A Scotch Song Poem by Joanna Baillie

A Scotch Song



THE gowan glitters on the sward,
The lavrock's in the sky,
And collie on my plaid keeps ward,
And time is passing by.
Oh no! sad and slow
And, lengthened on the ground,
The shadows of our trysting bush,
It wears so slowly round!
My sheep-bell tinkles frae the west,
My lambs are bleating near,
But still the sound that I lo'e best,
Alac! I canna' hear.
Oh no! sad and slow,
The shadow lingers still,
And like a lanely ghaist I stand
And croon upon the hill.
I hear below the water roar,
The mill wi' clacking din,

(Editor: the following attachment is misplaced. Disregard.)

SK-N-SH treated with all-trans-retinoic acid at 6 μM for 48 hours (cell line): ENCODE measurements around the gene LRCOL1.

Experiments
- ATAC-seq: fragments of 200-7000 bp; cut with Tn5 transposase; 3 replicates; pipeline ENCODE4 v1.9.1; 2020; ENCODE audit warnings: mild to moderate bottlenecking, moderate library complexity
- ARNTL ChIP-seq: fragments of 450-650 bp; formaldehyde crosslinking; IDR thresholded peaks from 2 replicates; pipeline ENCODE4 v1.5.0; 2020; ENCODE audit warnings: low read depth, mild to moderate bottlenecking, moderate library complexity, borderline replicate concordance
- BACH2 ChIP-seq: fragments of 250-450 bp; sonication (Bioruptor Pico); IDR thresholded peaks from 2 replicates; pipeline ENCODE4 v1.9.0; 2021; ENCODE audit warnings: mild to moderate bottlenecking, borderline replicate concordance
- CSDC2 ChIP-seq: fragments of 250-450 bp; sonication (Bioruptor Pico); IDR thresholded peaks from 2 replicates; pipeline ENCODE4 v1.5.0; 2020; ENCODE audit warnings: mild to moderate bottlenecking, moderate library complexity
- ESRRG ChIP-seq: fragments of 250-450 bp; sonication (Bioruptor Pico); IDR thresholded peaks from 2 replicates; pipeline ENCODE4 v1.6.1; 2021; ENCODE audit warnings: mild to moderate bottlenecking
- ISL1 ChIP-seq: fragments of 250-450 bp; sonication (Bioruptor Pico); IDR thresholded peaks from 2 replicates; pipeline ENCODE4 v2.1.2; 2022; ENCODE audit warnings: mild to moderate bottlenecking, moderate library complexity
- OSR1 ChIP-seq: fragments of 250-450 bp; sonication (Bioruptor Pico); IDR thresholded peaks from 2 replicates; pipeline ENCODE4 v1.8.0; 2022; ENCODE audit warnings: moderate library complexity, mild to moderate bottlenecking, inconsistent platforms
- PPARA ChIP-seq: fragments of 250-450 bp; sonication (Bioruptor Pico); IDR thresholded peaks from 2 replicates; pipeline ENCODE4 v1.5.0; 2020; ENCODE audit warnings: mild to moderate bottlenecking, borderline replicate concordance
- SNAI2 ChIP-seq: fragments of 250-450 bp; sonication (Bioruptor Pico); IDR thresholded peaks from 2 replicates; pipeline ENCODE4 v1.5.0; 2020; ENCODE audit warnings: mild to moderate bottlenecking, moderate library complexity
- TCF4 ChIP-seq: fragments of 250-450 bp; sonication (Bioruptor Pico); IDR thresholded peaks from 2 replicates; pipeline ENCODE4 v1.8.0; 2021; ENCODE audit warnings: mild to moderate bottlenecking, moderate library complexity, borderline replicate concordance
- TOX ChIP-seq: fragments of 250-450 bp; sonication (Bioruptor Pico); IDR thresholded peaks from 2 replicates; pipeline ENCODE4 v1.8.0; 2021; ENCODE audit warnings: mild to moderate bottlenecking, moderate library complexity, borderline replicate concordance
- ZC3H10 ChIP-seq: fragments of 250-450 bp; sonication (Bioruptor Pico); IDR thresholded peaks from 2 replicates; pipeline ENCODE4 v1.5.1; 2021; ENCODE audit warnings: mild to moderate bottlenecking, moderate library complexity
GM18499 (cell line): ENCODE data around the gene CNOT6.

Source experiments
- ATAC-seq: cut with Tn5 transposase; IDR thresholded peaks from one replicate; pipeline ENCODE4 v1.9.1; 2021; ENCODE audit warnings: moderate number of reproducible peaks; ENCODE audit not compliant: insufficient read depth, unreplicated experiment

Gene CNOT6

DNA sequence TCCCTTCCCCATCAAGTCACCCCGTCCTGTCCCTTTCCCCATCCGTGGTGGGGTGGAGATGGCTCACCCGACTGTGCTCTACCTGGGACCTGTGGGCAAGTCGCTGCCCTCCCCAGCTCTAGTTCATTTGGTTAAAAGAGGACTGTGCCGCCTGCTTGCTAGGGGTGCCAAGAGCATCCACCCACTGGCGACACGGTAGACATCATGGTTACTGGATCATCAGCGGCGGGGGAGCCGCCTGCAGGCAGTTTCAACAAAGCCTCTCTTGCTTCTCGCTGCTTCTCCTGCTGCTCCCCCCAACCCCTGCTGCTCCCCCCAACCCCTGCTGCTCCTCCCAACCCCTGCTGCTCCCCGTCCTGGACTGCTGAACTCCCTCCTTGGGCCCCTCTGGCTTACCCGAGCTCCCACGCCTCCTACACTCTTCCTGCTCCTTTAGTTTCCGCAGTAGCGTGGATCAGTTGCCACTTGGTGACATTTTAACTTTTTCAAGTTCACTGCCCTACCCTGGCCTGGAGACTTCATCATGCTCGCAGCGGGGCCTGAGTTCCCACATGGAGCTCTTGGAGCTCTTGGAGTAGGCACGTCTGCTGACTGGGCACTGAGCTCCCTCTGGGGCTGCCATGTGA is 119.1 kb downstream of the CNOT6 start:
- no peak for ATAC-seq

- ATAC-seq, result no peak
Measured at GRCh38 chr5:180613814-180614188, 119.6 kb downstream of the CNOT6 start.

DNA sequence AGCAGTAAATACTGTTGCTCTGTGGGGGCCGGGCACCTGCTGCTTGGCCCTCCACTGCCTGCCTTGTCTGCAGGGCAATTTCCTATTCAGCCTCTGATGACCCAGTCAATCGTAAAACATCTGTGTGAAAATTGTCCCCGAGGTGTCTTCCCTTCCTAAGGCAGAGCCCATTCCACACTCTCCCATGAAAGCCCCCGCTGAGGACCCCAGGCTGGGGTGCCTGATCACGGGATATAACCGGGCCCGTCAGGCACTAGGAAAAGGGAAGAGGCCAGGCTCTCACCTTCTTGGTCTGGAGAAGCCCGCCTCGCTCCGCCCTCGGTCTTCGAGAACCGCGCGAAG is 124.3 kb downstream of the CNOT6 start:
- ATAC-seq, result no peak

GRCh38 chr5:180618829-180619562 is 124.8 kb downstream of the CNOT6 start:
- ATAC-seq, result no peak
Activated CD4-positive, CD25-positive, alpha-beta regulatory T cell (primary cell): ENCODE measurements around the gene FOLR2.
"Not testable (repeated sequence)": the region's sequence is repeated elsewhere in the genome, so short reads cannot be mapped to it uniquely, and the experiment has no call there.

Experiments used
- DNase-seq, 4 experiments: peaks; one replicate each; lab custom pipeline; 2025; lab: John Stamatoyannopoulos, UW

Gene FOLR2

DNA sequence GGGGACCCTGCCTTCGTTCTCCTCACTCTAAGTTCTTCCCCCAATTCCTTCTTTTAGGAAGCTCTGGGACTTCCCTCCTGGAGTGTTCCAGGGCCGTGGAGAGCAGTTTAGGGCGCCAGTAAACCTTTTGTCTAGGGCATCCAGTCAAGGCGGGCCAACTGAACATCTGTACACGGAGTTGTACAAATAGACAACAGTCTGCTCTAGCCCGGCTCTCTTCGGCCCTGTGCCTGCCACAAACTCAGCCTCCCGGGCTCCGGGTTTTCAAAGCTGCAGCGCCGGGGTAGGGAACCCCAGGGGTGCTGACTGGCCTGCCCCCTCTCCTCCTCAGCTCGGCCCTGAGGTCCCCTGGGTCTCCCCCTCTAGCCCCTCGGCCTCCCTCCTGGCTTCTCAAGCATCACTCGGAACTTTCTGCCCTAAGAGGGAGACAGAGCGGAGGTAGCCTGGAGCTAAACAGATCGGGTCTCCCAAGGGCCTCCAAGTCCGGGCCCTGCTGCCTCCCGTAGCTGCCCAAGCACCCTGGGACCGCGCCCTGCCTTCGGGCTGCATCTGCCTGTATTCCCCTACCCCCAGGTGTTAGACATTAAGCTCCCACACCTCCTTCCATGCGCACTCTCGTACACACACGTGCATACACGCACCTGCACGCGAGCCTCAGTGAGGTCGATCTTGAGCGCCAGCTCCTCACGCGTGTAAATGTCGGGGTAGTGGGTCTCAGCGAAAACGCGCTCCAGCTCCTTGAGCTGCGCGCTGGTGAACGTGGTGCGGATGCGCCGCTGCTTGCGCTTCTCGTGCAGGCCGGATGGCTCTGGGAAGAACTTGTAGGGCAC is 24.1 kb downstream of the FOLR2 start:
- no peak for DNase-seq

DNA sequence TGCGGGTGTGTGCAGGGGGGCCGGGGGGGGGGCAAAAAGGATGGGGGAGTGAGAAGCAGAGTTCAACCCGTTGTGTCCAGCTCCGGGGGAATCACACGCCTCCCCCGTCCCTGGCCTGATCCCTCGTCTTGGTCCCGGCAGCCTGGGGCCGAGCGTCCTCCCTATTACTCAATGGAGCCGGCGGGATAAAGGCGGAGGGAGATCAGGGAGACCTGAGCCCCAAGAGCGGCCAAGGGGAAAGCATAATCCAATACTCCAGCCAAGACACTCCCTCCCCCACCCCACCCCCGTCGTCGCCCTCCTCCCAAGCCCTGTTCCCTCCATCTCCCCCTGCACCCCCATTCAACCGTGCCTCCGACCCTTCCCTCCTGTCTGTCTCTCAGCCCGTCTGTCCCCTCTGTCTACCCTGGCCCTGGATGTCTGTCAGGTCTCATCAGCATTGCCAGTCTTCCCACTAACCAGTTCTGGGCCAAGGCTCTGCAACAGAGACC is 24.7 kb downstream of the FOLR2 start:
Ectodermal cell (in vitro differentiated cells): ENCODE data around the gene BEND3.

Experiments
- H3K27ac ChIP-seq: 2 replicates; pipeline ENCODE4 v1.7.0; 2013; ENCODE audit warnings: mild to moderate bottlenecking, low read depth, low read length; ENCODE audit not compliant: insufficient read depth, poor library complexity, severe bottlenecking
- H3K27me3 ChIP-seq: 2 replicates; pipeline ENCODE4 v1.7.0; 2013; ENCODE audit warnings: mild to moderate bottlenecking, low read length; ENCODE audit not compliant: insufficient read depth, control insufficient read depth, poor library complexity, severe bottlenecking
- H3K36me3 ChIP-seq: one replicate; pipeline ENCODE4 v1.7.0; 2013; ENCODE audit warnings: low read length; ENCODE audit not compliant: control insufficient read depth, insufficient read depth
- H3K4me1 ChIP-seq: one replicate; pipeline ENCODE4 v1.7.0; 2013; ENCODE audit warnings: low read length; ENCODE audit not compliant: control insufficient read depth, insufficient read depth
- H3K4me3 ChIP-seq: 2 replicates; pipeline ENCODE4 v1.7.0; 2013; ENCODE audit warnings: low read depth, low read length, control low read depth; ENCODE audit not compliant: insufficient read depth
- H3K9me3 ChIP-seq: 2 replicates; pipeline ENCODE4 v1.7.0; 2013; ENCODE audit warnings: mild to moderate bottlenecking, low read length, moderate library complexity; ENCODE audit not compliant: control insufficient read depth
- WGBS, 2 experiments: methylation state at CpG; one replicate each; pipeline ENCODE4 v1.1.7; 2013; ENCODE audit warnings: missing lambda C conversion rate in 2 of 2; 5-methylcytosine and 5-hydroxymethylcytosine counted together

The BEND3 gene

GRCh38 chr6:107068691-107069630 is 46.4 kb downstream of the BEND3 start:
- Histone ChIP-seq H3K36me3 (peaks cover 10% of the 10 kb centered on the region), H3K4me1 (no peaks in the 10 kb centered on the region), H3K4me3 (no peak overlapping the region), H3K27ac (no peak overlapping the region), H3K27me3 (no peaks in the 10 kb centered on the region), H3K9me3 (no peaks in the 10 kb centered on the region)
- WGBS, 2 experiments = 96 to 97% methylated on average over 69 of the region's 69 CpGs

And Lucky scolding frae her door,
To ca' the bairnies in.
Oh no! sad and slow,
These are na' sounds for me,
The shadow of our trysting bush,
It creeps sae drearily!
I coft yestreen, frae Chapman Tam,
A snood of bonny blue,
And promised when our trysting cam',
To tie it round her brow.
Oh no! sad and slow!
The mark it winna' pass;
The shadow of that weary thorn,
Is tethered on the grass.
O now I see her on the way,
She's past the witch's knowe,
She's climbing up the Browny's brae,
My heart is in a lowe!
Oh no tis na' so,
'Tis glamrie I have seen;
The shadow of that hawthorn bush,
Will move na' mair till e'en.
My book o' grace I'll try to read,
Though conn'd wi' little skill,
When collie barks I'll raise my head,
And find her on the hill;
Oh no! sad and slow,
The time will ne'er be gane,
The shadow of the trysting bush,
Is fixed like ony stane.

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